One club in particular has done just that. Main Event Fitness and Nutrition in Marietta, Georgia, is proud of the steps it is taking to maintain an immaculate facility. For starters, the facility recently installed air decontamination technology by Philips® to optimize air quality. The system eliminates bacteria, viruses and other pathogens in the air circulated through the HVAC system. Second, the club implements regular dry-steam sterilization treatments on the exercise equipment and in the bathrooms. It has even gone above and beyond and implemented uniquely engineered lighting technology that has proven effective for light therapy purposes.
Health clubs are chock-full of people, which means they are chock-full of germs as well. Your members are coming to your facility to enhance their health—not damage it. Fortunately, implementing preventive maintenance procedures not only promotes retention and in the long run saves money; it also helps you maintain your competitive edge. Taking steps to make your facility as sanitary and healthy as possible keeps your members—and your budget—in great shape.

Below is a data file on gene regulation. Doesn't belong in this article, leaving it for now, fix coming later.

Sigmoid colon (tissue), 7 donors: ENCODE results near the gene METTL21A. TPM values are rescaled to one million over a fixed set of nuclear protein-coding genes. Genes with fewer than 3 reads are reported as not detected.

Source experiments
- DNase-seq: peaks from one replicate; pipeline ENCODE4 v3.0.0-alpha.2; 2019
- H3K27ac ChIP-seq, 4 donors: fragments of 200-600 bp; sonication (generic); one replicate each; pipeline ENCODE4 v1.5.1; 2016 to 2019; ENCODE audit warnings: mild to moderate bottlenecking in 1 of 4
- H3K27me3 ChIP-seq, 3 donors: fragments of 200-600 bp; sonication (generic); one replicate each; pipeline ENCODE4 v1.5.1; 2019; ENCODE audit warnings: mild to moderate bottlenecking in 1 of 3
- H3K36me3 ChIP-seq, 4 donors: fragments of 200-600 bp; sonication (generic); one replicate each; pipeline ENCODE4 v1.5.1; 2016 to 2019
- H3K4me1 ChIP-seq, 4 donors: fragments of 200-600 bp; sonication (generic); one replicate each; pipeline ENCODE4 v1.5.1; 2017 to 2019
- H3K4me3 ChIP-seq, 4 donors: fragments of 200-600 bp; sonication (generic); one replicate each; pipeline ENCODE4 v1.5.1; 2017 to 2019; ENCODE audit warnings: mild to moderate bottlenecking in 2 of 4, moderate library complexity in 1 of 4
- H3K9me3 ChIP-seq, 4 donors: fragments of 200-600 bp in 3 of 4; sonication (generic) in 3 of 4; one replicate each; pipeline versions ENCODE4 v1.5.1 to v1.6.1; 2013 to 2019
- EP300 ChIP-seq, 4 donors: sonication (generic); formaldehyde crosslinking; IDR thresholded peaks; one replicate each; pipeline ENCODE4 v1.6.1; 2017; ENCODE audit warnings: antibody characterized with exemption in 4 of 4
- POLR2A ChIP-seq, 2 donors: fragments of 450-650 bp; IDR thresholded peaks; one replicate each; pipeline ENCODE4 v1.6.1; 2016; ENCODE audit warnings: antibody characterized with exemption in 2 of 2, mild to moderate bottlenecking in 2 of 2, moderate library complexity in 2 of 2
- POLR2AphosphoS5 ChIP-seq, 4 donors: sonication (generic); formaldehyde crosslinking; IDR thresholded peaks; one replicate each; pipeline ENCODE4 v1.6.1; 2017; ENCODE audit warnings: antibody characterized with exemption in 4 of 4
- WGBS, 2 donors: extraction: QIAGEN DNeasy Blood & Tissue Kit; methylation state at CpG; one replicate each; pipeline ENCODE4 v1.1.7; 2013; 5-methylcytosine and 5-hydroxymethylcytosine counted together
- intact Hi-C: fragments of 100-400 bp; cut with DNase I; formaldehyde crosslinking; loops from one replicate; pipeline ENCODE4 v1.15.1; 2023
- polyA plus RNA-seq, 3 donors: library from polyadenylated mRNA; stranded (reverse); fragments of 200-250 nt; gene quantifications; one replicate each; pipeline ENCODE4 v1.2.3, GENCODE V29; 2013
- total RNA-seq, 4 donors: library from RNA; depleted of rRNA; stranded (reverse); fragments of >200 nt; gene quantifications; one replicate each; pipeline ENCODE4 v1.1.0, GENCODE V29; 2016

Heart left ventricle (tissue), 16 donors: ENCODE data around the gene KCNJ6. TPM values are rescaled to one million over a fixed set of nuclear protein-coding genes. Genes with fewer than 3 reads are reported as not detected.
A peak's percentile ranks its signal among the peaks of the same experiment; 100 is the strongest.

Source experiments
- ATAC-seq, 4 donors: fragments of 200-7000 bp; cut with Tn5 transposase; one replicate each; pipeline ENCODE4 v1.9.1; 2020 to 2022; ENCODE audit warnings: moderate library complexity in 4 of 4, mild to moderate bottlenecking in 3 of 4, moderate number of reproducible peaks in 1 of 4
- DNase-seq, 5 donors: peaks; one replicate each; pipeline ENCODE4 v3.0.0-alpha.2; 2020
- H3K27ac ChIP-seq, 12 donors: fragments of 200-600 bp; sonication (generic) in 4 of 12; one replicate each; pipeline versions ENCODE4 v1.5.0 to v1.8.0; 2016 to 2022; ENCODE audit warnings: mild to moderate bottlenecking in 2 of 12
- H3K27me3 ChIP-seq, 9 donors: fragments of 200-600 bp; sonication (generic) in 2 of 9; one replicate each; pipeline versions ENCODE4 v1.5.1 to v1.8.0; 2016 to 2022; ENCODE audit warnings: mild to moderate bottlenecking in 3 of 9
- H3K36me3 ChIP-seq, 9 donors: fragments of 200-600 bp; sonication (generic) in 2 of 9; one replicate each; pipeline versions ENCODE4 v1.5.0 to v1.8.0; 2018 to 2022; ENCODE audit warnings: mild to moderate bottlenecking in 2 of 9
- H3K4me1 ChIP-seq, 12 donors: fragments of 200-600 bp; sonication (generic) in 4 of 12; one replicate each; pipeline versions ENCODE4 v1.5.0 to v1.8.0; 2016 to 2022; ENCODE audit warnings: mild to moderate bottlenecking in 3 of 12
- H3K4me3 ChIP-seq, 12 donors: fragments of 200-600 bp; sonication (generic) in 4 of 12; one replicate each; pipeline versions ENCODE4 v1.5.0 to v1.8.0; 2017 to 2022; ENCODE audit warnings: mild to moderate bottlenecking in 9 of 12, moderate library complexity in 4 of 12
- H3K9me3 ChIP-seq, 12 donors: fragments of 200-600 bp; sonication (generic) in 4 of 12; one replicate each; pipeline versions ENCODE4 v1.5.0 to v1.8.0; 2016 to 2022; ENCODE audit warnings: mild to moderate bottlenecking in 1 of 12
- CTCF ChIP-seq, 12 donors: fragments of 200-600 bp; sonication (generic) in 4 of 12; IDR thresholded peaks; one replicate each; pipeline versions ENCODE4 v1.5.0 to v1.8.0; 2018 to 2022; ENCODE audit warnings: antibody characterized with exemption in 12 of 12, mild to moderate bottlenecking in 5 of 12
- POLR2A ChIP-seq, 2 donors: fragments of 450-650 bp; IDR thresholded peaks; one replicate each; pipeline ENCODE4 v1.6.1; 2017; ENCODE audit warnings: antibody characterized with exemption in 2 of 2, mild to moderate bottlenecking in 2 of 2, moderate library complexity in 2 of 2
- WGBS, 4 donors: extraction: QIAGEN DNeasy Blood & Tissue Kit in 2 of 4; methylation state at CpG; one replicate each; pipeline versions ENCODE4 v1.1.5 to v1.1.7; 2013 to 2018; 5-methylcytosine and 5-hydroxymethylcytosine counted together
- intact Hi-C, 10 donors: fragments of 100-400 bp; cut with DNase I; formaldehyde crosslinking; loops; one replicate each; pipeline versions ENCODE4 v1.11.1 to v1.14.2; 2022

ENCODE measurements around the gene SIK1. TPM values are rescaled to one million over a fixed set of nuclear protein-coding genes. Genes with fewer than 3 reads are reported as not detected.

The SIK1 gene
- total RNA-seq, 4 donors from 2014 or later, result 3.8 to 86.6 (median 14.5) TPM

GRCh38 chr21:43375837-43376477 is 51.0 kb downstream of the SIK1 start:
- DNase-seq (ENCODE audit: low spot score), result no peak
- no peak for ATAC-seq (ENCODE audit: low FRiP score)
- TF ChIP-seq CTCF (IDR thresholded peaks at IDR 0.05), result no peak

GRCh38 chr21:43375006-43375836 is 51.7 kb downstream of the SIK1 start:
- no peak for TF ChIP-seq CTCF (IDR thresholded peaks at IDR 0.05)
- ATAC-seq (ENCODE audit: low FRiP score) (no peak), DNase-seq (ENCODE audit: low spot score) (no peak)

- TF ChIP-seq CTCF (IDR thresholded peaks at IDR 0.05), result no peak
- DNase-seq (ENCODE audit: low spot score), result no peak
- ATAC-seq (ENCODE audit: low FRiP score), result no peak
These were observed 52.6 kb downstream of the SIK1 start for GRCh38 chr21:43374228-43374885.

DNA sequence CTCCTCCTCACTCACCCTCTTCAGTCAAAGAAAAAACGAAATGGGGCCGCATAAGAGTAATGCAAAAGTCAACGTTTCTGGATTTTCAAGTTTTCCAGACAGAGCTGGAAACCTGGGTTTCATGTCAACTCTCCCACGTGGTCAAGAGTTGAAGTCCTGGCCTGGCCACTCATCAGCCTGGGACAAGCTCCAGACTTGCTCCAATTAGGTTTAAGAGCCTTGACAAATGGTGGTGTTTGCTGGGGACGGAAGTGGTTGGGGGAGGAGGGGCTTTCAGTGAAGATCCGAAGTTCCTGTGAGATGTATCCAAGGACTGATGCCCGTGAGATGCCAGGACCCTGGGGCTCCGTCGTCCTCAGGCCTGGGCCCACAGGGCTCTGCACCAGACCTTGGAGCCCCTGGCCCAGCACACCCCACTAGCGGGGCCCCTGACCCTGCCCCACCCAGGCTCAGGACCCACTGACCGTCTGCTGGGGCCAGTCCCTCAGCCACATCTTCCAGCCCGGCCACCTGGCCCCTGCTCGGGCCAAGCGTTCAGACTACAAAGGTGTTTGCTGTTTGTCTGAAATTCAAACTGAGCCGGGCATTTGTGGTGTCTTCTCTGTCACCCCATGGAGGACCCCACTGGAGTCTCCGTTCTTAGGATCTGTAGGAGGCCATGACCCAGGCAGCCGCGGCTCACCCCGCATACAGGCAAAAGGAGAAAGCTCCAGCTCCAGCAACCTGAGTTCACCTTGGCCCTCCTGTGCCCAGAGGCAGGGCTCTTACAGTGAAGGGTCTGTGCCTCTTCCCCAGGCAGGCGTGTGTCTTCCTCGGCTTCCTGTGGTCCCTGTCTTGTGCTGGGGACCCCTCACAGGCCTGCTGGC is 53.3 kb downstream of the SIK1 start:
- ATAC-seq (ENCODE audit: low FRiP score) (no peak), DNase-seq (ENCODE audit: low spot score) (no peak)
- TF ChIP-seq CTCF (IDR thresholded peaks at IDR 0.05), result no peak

Don’t know where to start if you want to sanitize and disinfect your facility? Here are some resources for products that can help.
- CleenFreek SportsHygiene (www.cleenfreek.com) offers a line of sporting goods designed to reduce the spread of germs in gyms and locker rooms.
- Ozonelite (www.ozonelite.com) sells unique light bulbs that kill airborne bacteria, germs, fungi, mold and mildew.
- GymWipes Antibacterial Towelettes (www.gymwipes.com), manufactured by 2XL Corporation, are premoistened, disposable, disinfecting wipes that have been developed to stop the spread of germs on health club surfaces.
- Athletix Products (www.athletix products.com) offers effective cleaning and maintenance products such as corrosion inhibitors, equipment cleaners and odor neutralizers.
- GOJO Industries Inc. (www.gojo.com) offers a wide variety of products and dispensers aimed at keeping skin healthy. Items include hand sanitizers, scrubs and soaps.
- Multi-Sport (www.multi-sport.com), the sports and health club marketing division of Chemco Industrial Products Inc., sells a variety of maintenance and janitorial products.
Blanton, R. 2007. Health experts warn of bacterial dangers. Danville Register & Bee (July 25).
Centers for Disease Control and Prevention (CDC). 2005. Fact sheet: Community-associated MRSA information for the public. www.cdc.gov/ncidod/ dhqp/ar_mrsa_ca_public.html; retrieved Feb. 28, 2008.
Coila, B. 2004. Gym germs: Why common diseases flourish in your gym and what you can do to avoid them. American Fitness (Nov.-Dec.).
Fischbach, A. 2007. Ground attack. Fitness Business Pro (July 1).
Foster, R. 2002. Gym flu: Is your gym a breeding ground for viruses and bacteria? Men’s Fitness (Jan.).
Manning, S., et al. 2005. Invasive group A streptococcal infection in high school football players, New York City, 2003. Emerging Infectious Diseases, 11 (1).
Meyer, M. 2007. MRSA outbreaks in health clubs. Ezine Articles.
Shaver, J. 2006. Clean up. Fitness Business Pro (Nov. 1).